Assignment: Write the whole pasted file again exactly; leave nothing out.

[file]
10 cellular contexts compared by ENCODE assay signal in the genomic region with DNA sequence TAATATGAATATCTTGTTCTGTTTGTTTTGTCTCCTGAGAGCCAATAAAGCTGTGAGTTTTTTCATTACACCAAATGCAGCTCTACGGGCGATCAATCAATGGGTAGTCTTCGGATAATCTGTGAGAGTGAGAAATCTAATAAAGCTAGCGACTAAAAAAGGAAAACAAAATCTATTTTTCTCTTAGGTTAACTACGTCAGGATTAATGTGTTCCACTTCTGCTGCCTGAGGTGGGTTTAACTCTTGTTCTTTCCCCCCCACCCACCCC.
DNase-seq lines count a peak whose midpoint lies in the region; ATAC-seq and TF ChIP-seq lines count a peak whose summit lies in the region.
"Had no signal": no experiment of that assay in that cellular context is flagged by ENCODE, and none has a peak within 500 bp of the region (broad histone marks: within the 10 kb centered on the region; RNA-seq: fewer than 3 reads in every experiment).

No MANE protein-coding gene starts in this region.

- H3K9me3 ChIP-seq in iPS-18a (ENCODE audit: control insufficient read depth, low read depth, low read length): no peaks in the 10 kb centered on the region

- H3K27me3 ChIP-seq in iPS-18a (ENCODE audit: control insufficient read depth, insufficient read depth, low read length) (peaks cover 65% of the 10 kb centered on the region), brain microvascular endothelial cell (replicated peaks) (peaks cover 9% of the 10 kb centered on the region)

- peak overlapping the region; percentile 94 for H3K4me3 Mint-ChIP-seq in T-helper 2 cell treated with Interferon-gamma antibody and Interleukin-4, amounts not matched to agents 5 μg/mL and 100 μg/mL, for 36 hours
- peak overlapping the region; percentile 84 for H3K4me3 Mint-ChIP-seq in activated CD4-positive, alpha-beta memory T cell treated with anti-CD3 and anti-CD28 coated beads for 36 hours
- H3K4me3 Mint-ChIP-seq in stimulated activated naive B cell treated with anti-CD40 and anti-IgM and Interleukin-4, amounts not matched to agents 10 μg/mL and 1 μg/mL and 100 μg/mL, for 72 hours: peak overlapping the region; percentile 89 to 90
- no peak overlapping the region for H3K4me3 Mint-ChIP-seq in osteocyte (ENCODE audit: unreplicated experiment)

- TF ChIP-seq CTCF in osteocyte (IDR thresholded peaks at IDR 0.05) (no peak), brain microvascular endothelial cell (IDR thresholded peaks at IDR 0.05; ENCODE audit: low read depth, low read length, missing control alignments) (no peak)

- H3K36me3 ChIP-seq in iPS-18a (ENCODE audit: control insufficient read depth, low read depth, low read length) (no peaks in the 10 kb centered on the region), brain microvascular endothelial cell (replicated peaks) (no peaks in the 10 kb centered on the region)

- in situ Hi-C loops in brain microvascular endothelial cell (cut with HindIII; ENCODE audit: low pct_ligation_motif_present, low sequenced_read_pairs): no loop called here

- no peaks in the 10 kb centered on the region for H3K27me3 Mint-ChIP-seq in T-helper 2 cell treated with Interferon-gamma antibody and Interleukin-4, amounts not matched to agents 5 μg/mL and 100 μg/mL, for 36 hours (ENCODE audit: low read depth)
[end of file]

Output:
10 cellular contexts compared by ENCODE assay signal in the genomic region with DNA sequence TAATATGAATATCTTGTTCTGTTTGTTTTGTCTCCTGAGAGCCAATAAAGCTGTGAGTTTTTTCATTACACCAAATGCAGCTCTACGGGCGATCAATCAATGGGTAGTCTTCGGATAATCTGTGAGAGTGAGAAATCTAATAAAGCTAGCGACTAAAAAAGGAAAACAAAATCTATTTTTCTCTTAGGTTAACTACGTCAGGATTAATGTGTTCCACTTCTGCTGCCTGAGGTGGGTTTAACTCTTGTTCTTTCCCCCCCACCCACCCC.
DNase-seq lines count a peak whose midpoint lies in the region; ATAC-seq and TF ChIP-seq lines count a peak whose summit lies in the region.
"Had no signal": no experiment of that assay in that cellular context is flagged by ENCODE, and none has a peak within 500 bp of the region (broad histone marks: within the 10 kb centered on the region; RNA-seq: fewer than 3 reads in every experiment).

No MANE protein-coding gene starts in this region.

- H3K9me3 ChIP-seq in iPS-18a (ENCODE audit: control insufficient read depth, low read depth, low read length): no peaks in the 10 kb centered on the region

- H3K27me3 ChIP-seq in iPS-18a (ENCODE audit: control insufficient read depth, insufficient read depth, low read length) (peaks cover 65% of the 10 kb centered on the region), brain microvascular endothelial cell (replicated peaks) (peaks cover 9% of the 10 kb centered on the region)

- peak overlapping the region; percentile 94 for H3K4me3 Mint-ChIP-seq in T-helper 2 cell treated with Interferon-gamma antibody and Interleukin-4, amounts not matched to agents 5 μg/mL and 100 μg/mL, for 36 hours
- peak overlapping the region; percentile 84 for H3K4me3 Mint-ChIP-seq in activated CD4-positive, alpha-beta memory T cell treated with anti-CD3 and anti-CD28 coated beads for 36 hours
- H3K4me3 Mint-ChIP-seq in stimulated activated naive B cell treated with anti-CD40 and anti-IgM and Interleukin-4, amounts not matched to agents 10 μg/mL and 1 μg/mL and 100 μg/mL, for 72 hours: peak overlapping the region; percentile 89 to 90
- no peak overlapping the region for H3K4me3 Mint-ChIP-seq in osteocyte (ENCODE audit: unreplicated experiment)

- TF ChIP-seq CTCF in osteocyte (IDR thresholded peaks at IDR 0.05) (no peak), brain microvascular endothelial cell (IDR thresholded peaks at IDR 0.05; ENCODE audit: low read depth, low read length, missing control alignments) (no peak)

- H3K36me3 ChIP-seq in iPS-18a (ENCODE audit: control insufficient read depth, low read depth, low read length) (no peaks in the 10 kb centered on the region), brain microvascular endothelial cell (replicated peaks) (no peaks in the 10 kb centered on the region)

- in situ Hi-C loops in brain microvascular endothelial cell (cut with HindIII; ENCODE audit: low pct_ligation_motif_present, low sequenced_read_pairs): no loop called here

- no peaks in the 10 kb centered on the region for H3K27me3 Mint-ChIP-seq in T-helper 2 cell treated with Interferon-gamma antibody and Interleukin-4, amounts not matched to agents 5 μg/mL and 100 μg/mL, for 36 hours (ENCODE audit: low read depth)